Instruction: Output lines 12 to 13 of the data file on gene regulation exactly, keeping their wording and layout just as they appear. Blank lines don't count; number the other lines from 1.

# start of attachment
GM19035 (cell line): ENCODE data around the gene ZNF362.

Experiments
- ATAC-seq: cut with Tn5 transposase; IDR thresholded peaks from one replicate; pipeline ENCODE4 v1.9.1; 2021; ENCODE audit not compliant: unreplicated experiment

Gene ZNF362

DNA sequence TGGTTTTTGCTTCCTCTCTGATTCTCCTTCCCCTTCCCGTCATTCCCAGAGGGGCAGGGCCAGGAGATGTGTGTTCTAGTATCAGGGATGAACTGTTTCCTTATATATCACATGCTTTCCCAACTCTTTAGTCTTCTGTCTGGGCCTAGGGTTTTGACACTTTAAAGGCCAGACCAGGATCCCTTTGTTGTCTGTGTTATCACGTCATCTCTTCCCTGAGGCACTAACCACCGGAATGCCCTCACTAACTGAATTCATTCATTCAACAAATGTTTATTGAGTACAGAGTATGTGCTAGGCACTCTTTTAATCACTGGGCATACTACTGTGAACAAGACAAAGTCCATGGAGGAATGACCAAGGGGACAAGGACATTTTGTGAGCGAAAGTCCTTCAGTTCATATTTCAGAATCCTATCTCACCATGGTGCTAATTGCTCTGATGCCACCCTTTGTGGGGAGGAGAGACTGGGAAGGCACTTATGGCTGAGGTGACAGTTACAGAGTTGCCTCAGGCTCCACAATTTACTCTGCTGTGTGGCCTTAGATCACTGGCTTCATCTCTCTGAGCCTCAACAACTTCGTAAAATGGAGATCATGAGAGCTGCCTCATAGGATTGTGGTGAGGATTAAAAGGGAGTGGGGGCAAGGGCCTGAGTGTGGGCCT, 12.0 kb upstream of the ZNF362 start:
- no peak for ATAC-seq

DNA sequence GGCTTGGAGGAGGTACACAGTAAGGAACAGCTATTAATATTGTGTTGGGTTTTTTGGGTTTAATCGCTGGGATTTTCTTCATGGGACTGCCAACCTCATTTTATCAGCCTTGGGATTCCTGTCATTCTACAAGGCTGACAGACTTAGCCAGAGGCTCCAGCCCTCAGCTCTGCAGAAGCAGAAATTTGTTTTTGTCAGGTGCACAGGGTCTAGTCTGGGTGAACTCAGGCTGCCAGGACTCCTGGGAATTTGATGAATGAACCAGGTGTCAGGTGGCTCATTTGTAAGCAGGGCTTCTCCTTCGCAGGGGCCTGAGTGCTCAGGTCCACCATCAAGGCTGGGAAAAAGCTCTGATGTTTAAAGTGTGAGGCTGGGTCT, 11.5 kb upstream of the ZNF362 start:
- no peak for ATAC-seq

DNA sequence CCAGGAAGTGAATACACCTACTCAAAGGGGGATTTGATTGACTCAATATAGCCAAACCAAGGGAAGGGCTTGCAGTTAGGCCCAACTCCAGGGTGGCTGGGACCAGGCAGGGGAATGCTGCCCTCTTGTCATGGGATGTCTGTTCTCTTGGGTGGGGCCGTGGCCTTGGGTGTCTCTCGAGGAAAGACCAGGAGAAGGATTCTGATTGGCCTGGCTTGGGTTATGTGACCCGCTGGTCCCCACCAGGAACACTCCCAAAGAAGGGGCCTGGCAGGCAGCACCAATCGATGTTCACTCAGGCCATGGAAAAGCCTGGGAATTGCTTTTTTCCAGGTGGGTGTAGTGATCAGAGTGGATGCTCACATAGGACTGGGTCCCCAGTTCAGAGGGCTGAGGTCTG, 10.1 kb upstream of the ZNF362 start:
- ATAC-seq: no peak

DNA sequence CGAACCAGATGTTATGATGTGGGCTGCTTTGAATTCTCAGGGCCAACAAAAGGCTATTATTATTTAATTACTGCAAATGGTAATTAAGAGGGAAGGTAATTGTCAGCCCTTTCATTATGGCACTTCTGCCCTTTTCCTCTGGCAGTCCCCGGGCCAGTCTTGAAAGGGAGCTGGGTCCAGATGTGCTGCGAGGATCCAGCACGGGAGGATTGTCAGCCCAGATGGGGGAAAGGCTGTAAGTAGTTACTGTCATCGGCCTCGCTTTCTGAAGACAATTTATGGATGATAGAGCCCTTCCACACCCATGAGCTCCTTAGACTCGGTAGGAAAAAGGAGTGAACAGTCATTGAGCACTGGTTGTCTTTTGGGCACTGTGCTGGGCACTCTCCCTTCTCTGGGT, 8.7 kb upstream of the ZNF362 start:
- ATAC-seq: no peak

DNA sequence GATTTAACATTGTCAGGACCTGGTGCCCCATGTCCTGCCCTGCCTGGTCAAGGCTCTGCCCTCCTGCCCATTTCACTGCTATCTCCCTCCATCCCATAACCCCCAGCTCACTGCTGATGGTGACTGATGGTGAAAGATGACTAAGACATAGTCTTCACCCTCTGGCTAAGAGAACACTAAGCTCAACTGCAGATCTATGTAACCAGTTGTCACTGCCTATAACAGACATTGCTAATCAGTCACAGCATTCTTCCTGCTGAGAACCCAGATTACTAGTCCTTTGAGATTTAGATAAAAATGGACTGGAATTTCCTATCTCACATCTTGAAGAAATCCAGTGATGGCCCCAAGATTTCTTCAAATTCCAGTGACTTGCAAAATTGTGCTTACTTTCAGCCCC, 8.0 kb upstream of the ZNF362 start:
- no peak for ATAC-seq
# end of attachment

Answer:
- ATAC-seq: no peak

DNA sequence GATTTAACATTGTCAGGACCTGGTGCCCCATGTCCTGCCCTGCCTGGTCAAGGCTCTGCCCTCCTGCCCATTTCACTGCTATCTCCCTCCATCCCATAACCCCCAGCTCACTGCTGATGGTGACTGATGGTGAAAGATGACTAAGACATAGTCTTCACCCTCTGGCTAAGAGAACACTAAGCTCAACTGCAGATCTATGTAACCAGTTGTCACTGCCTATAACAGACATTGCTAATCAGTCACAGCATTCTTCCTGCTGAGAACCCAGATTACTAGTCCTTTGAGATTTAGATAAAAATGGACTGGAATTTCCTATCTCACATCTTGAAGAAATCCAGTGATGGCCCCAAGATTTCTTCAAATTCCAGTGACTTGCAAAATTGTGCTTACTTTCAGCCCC, 8.0 kb upstream of the ZNF362 start: